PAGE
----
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M State Serves in Moorhead's Time of Need

As she gestures toward the empty expanse of parking lot and explains that the trucks were lines up here, sand was piled there… it’s not a far stretch to imagine Dr. Ann Valentine directing the traffic of hundreds of volunteers, Bobcats and dump trucks. Valentine is the president of Minnesota State Community and Technical College (M State) which this spring was the site of one of the biggest flood fighting efforts Moorhead has ever seen.

“This campus was to Moorhead as the FARGODOME was to Fargo,” says Valentine. “We filled 650,000 sandbags at this site, conservatively.”

According to M State’s Provost Jerry Migler, the impetus for the college’s involvement was its partnership with Bobcat Company, which has developed a sandbagging attachment for their skid steers. M State’s diesel program was in possession of the attachments and offered their use to the City as it began calling for sandbags.

“In a typical year, the City of Moorhead’s plan [to fight flood waters] is to take sand into neighborhoods and start sandbagging sites,” says Migler. “Our first call to the city was to offer the use of our Bobcats and space in our parking lot to do the sandbagging. Given the river forecasts, they took us up on the offer. It started small scale but as the predictions got worse, it picked up speed.”

The team at M State knew it was big when Moorhead Chief of Police David Ebinger asked them to operate the site 24-hours a day. At that point, sandbagging at M State became a city operation run by the faculty of the college.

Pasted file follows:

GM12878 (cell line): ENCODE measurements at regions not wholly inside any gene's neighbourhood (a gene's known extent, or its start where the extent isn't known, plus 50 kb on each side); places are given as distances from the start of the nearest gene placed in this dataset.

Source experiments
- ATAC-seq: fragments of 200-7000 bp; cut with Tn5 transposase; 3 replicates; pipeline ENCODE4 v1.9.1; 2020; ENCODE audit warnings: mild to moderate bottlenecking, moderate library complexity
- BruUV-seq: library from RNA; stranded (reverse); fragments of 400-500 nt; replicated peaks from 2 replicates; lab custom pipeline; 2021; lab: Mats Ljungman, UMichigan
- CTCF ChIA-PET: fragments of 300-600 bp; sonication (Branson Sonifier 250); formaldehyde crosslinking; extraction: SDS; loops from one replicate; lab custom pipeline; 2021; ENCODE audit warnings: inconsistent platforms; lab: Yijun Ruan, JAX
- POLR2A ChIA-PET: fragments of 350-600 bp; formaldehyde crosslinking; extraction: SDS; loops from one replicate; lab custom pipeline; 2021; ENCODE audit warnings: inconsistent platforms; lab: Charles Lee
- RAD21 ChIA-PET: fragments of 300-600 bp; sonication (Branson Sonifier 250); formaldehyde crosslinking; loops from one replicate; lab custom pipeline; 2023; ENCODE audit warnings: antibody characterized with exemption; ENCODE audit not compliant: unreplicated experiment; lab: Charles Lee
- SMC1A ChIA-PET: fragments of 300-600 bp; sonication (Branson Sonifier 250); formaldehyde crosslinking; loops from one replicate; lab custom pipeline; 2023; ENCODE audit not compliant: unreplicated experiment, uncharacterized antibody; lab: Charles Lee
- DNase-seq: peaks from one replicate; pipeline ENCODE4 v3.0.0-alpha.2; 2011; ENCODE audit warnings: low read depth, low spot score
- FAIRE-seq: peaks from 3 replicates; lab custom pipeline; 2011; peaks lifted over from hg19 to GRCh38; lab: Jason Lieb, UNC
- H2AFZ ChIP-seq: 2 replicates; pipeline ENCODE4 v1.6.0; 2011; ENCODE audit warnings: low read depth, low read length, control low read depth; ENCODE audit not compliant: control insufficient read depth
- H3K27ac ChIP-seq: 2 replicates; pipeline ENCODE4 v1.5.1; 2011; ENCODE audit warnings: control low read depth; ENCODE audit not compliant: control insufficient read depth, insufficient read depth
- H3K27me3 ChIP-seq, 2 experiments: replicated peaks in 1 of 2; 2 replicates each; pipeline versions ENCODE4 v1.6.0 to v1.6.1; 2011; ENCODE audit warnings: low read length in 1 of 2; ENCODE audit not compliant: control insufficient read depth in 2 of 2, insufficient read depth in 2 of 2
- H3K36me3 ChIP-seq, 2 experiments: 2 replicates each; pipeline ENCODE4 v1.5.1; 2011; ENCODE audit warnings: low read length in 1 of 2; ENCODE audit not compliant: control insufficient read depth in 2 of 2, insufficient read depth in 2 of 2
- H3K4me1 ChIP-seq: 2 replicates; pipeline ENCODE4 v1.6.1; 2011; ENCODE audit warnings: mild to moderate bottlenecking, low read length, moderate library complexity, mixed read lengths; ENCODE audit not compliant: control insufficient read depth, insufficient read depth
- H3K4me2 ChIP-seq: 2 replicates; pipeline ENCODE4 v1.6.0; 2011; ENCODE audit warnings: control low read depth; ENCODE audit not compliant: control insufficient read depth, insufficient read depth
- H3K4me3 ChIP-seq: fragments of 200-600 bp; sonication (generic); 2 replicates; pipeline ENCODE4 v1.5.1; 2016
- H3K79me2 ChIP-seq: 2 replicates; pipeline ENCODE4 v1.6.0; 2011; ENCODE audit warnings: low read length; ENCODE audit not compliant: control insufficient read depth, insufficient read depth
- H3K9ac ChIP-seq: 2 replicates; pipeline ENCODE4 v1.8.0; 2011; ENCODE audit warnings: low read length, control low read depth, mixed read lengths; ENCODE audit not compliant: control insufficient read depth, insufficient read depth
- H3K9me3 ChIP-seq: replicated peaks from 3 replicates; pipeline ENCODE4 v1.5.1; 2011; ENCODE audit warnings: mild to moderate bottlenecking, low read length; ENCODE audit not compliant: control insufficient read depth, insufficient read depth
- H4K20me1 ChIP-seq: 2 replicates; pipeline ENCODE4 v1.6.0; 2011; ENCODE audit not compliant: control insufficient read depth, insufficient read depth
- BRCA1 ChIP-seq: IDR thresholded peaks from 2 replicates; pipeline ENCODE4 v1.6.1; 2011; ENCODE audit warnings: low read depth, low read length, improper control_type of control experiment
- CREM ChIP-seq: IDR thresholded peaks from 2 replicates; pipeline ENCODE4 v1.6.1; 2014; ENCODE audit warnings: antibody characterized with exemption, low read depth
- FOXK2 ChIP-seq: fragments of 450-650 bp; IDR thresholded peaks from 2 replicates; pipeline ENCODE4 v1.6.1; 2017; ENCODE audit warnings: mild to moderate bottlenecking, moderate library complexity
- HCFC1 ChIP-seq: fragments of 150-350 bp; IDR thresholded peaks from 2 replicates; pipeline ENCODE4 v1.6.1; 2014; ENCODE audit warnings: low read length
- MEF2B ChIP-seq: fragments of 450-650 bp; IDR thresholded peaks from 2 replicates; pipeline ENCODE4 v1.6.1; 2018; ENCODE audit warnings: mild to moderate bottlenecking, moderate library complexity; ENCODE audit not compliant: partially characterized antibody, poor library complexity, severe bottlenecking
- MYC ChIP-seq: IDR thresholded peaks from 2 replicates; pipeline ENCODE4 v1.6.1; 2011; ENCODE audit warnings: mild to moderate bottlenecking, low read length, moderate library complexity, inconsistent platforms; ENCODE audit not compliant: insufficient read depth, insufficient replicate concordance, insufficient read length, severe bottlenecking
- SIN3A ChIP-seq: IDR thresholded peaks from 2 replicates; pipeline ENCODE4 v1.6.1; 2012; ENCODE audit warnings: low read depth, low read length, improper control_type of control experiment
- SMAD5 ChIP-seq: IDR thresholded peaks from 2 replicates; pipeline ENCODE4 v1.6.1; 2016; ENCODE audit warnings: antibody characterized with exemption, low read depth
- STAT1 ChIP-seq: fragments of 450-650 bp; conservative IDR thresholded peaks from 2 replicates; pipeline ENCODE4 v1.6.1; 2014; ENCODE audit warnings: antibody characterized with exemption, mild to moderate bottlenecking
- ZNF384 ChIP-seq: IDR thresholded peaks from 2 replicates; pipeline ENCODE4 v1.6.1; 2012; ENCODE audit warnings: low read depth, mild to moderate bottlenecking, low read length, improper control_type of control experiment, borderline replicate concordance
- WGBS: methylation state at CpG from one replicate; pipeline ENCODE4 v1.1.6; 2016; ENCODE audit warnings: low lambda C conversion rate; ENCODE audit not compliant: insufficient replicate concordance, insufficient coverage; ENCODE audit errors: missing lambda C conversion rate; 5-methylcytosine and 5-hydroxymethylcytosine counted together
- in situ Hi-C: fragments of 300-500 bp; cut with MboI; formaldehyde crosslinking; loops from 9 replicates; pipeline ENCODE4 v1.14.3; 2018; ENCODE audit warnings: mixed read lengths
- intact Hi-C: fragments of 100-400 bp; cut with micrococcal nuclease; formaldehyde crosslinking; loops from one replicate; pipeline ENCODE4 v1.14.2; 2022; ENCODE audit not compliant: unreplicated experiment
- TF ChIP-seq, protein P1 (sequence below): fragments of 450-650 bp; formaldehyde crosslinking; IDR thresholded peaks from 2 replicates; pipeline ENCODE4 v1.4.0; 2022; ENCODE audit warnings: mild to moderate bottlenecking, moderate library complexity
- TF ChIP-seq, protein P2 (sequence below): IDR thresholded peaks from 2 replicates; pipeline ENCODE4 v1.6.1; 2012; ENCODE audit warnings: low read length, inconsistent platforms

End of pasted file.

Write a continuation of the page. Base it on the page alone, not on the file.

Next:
In days, M State officials went from directing a few dump trucks of sand into their lot, to seeing queues of trucks and a constant flow of sand and people. Trish Schrom, Dean of Academic Affairs, coordinated the intake of volunteers.

“At any one time, we had between three and five hundred people rotating in and out,” says Schrom. “It took on a life of its own.”

Moorhead City Manager Michael Redlinger says M State played a key role in the flood fight.

“They were a fantastic partner,” said Redlinger. “The college became a sand bagging center for the entire city, as there was no other centralized operation. Everyone, including the students, faculty and staff, and the leadership of the college was out in full force assisting residents. They opened up their facility, operations and equipment to us. Their valuable relationships to business and industry made it all possible.”

As a community and technical college, M State is uniquely positioned to provide all the elements a community needs to survive a disaster. The Culinary Arts Department was vital to keeping the volunteers fed and handling generous donations from local restaurants. Nursing students assisted in evacuations of nursing homes and the nursing lab had medical equipment at the ready and beds for overnight volunteers. The IT Department provided a continuous flow of information through Web updates and kept the college’s infrastructure operational.

Key M State staff coordinated and ran the entire operation. The site became a check-in place for fire fighters from around the state. Sixteen hour days were not unusual.

“The weather was bad everywhere in the region,” says Valentine. “As we could, we called in people from other campuses to help. We have emergency operations plans in place in case the campus is in trouble. What we did was above and beyond the emergency plan for the campus. It was really a city operation.

“I remember calling our emergency operations and saying we’re tired - we’re school teachers! At one point, the police pulled out because the police station was being evacuated. There was an emergency mentality throughout the city and it was kind of ugly. I am really proud of what the people here did.”